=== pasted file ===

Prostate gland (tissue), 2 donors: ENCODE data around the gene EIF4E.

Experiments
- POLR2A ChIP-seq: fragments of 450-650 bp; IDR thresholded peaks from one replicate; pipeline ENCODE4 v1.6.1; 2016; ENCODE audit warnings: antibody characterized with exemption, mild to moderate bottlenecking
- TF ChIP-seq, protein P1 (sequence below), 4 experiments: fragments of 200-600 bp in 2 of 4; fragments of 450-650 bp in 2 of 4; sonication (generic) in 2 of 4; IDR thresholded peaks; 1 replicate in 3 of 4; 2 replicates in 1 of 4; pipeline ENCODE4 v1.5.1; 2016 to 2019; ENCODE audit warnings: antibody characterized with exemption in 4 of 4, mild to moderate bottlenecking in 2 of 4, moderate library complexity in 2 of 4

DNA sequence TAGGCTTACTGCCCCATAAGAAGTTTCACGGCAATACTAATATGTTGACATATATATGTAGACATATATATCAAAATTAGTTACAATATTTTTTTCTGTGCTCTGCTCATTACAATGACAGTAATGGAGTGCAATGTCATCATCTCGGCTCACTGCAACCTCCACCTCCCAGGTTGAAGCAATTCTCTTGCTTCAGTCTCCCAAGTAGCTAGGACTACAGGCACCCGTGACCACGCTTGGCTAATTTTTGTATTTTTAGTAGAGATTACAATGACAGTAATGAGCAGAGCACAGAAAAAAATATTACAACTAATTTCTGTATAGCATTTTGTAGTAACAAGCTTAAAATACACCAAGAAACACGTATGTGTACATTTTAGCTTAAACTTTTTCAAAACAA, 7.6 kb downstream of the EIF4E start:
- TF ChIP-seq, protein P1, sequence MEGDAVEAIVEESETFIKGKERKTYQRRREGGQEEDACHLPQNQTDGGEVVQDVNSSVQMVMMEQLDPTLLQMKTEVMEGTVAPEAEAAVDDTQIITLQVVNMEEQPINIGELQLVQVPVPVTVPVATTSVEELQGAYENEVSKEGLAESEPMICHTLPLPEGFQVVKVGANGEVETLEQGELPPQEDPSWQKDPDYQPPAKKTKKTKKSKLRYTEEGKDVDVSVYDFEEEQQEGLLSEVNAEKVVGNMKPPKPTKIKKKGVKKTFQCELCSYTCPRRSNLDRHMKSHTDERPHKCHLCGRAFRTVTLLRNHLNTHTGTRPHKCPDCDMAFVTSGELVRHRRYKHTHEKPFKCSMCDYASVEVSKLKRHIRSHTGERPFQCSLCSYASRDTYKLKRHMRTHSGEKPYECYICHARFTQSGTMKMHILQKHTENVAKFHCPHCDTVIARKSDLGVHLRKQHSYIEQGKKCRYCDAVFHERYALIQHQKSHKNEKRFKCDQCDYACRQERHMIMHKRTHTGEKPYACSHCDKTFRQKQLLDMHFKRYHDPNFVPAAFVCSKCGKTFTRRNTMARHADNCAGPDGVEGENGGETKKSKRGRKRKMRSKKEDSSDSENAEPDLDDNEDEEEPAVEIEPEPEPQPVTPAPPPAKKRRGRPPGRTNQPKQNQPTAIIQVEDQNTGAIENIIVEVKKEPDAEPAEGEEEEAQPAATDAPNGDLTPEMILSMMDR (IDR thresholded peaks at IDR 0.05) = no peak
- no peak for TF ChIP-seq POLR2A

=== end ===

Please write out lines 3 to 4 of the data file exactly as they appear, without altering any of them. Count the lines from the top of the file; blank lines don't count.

- POLR2A ChIP-seq: fragments of 450-650 bp; IDR thresholded peaks from one replicate; pipeline ENCODE4 v1.6.1; 2016; ENCODE audit warnings: antibody characterized with exemption, mild to moderate bottlenecking
- TF ChIP-seq, protein P1 (sequence below), 4 experiments: fragments of 200-600 bp in 2 of 4; fragments of 450-650 bp in 2 of 4; sonication (generic) in 2 of 4; IDR thresholded peaks; 1 replicate in 3 of 4; 2 replicates in 1 of 4; pipeline ENCODE4 v1.5.1; 2016 to 2019; ENCODE audit warnings: antibody characterized with exemption in 4 of 4, mild to moderate bottlenecking in 2 of 4, moderate library complexity in 2 of 4